Take the 2-minute tour ×
Server Fault is a question and answer site for professional system and network administrators. It's 100% free, no registration required.

I have a program (motion) that serves a web page showing a live camera feed. I want to make that feed available via internet, but using SSL and a certificate so the feed can only be seen by those that have the appropiate certificate. What I want to know: Is there something like a proxy that reads from the server, and serves an SSL version of it?

share|improve this question
    
how many viewers do you expect? –  gravyface Aug 8 '11 at 3:23
    
Not more than 5 –  Tomas Aug 8 '11 at 3:37

5 Answers 5

up vote 8 down vote accepted

Install Apache with a relevant vhost, and use ProxyPass (and probably ProxyPassReverse) to do the proxying to your webcam. Client certificate authentication is a touch trickier, but not much; surprisingly enough, Google search results for "apache client certificate authentication" are very useful.

share|improve this answer
    
Since I already have apache for a web server, this is the most appropiate soltution. Thanks! –  Tomas Aug 8 '11 at 16:33
    
The only problem, how do I create a client certificate having my own CA file? Is there a openssl command? –  Tomas Aug 8 '11 at 17:14
    
Yes, there is. Best to ask that as a separate question, though. –  womble Aug 8 '11 at 17:52

Womble's suggestion of an Apache reverse proxy is an excellent suggestion. An alternate solution would be to configure stunnel to wrap it. Stunnel will be more lightweight than Apache if you aren't looking for any of the added benefits of having a full web server in front of your camera.

share|improve this answer
    
Does stunnel support client certificates? –  gravyface Aug 8 '11 at 11:51
    
stunnel supports a certificate for auth, wouldn't necessarily call it a client cert and you would probably struggle to have more than one so not much use if you are looking to disable just one users access. Apache or other proxy is likely the better option for fine grained control. –  Michael Henry Aug 8 '11 at 16:04
    
@Michael Henry: You're entirely wrong, stunnel will work with a regular CA infrastructure. It perfectly supports client certificates. It's not a struggle, it's in fact quite easy. –  bahamat Aug 8 '11 at 17:53

Most all-purpose webservers also have a proxy module, that includes Apache with mod_proxy, as well as Nginx and lighttpd for a more lightweight solution.

If you just want an SSL proxy, meaning a component which only receives SSL traffic, unpacks it, transfers it to a backend service and re-encrypts the answer, you should have a look at either stunnel or stud. As these tools do only that, they are easier to setup and generally faster and less resource-consuming than the alternatives (esp. Apache)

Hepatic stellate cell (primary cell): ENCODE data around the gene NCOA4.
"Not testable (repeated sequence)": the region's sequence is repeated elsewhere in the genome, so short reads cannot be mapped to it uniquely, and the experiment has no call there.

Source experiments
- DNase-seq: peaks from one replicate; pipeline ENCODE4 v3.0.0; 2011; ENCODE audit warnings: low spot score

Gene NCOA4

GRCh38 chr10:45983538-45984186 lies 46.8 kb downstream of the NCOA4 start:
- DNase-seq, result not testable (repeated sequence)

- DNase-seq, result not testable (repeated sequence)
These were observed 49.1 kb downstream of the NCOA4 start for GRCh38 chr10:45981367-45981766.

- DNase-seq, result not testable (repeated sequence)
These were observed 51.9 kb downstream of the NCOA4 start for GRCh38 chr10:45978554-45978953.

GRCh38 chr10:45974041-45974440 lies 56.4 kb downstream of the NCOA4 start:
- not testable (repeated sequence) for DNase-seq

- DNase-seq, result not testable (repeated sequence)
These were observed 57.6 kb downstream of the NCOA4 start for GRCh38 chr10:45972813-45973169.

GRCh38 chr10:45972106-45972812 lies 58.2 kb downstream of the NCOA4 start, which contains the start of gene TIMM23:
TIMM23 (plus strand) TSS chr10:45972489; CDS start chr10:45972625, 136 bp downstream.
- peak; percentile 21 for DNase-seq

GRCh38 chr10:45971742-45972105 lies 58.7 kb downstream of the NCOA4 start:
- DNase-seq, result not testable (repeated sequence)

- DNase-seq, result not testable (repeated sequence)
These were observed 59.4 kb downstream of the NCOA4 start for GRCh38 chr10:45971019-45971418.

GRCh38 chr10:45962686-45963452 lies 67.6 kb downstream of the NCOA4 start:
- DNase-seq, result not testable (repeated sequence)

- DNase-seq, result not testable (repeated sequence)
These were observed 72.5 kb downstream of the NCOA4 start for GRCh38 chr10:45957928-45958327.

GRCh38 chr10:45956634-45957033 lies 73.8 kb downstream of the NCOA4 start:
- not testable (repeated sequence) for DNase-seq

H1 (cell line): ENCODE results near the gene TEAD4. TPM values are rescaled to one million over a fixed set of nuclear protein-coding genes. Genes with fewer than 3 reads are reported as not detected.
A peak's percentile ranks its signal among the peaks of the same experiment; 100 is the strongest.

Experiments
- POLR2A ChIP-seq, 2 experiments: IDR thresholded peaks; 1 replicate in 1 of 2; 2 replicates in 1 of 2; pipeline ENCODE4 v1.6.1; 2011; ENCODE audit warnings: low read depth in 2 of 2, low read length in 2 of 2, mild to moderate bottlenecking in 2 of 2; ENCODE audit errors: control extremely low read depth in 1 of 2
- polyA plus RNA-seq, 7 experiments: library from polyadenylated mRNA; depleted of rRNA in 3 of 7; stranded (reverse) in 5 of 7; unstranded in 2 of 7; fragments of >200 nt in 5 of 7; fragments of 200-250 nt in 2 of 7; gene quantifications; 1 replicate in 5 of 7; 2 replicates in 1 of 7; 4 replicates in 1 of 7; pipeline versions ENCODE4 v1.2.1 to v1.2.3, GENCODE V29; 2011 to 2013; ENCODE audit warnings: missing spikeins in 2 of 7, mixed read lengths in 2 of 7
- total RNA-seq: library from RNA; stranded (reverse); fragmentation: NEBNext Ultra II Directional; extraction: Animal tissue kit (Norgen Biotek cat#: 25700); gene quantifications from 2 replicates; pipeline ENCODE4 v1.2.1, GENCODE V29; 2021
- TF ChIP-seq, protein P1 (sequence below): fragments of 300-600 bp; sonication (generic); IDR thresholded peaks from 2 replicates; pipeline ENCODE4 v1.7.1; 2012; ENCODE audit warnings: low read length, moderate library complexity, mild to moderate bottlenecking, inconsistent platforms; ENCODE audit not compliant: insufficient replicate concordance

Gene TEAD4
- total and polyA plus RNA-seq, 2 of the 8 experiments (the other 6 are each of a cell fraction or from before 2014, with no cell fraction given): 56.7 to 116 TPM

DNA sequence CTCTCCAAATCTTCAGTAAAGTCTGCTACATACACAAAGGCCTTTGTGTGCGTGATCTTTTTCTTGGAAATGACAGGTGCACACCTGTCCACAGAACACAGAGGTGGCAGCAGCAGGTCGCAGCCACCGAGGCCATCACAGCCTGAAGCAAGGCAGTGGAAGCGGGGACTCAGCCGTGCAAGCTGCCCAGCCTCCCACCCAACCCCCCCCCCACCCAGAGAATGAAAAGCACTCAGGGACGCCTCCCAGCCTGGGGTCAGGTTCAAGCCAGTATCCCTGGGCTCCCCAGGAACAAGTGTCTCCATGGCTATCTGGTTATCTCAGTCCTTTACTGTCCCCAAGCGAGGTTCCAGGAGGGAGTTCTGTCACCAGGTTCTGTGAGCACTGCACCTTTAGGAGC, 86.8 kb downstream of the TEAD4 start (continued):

share|improve this answer

Another option that you may already have available to you is VPN. Depending on the firewall you have in front of the Web cam machine/DVR, you could setup mobile IPSec VPN and dial into the firewall first, then access the camera via it's internal IP (assuming again that the camera machine is NAT'ed behind the firewall).

Most "business" firewall/routers offer VPN capabilities now.

With this option, you could completely disable port forwarding so that your camera machine is not listening on the outside anymore and would only be accessible after establishing a VPN connection.

This would provide you with encryption and authentication with potentially less learning curve than setting up Apache as a reverse proxy and no additional cost in hardware (again, this depends on what you have).

Downside is that you'd need to configure a VPN client on each machine where you'd want to view the cameras, but there would be some additional admin overhead with client certificates as well.

It should also be mentioned that, depending on encryption/protocol, VPN does add overhead, which may factor into network throughput, but this shouldn't be an issue with the number of users you're expecting and the likelihood that the camera won't be viewed concurrently very often.

If you only plan on accessing the camera from one remote location*, you could also setup an IPSec tunnel between the remote location's and the camera location's firewalls (called a site-to-site IPSec VPN tunnel). This way, you wouldn't need to configure VPN clients on each machine where you're planning on viewing the cameras: you could just pull up the camera's Web interface in any browser on any machine at that remote location (depending on firewall rules of course).

If you provide us with the firewall make/model, we can suggest a configuration that's best.

*you could most certainly setup additional site-to-site VPN tunnels. But if the 5 users are all at different Internet locations, it's a bit overkill going through the process of setting up IPSec tunnels, so VPN clients would be more practical (or a combination of the two: i.e. if 4 of the 5 users are at one Internet location, setup an IPSec tunnel there; the 5th user could use a VPN client).

share|improve this answer

What you describe is do-able, yes. I imagine there are a number of tools that can do this, but I'm pretty confident that apache can do this. You're describing a 'reverse proxy' (something to google) and certificate based authentication. For the first, you probably want mod_rewrite, but I don't have a great deal of experience with the latter.

I wouldn't be surprised if a few other tools could do this, e.g. squid or an SSL accelerating appliance.

share|improve this answer
    
Less opinion and more facts please. –  Chris S Aug 8 '11 at 12:22

Your Answer

 
discard

By posting your answer, you agree to the privacy policy and terms of service.

Not the answer you're looking for? Browse other questions tagged or ask your own question.